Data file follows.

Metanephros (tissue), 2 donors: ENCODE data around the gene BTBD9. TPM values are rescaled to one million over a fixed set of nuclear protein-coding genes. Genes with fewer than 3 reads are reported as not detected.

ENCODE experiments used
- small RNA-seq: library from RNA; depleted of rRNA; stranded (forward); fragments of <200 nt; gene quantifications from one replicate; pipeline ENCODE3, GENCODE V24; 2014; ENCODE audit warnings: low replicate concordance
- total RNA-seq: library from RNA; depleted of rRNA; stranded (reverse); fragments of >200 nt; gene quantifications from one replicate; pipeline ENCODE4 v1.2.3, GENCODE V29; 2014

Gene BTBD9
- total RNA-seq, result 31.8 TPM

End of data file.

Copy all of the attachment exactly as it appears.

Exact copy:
Metanephros (tissue), 2 donors: ENCODE data around the gene BTBD9. TPM values are rescaled to one million over a fixed set of nuclear protein-coding genes. Genes with fewer than 3 reads are reported as not detected.

ENCODE experiments used
- small RNA-seq: library from RNA; depleted of rRNA; stranded (forward); fragments of <200 nt; gene quantifications from one replicate; pipeline ENCODE3, GENCODE V24; 2014; ENCODE audit warnings: low replicate concordance
- total RNA-seq: library from RNA; depleted of rRNA; stranded (reverse); fragments of >200 nt; gene quantifications from one replicate; pipeline ENCODE4 v1.2.3, GENCODE V29; 2014

Gene BTBD9
- total RNA-seq, result 31.8 TPM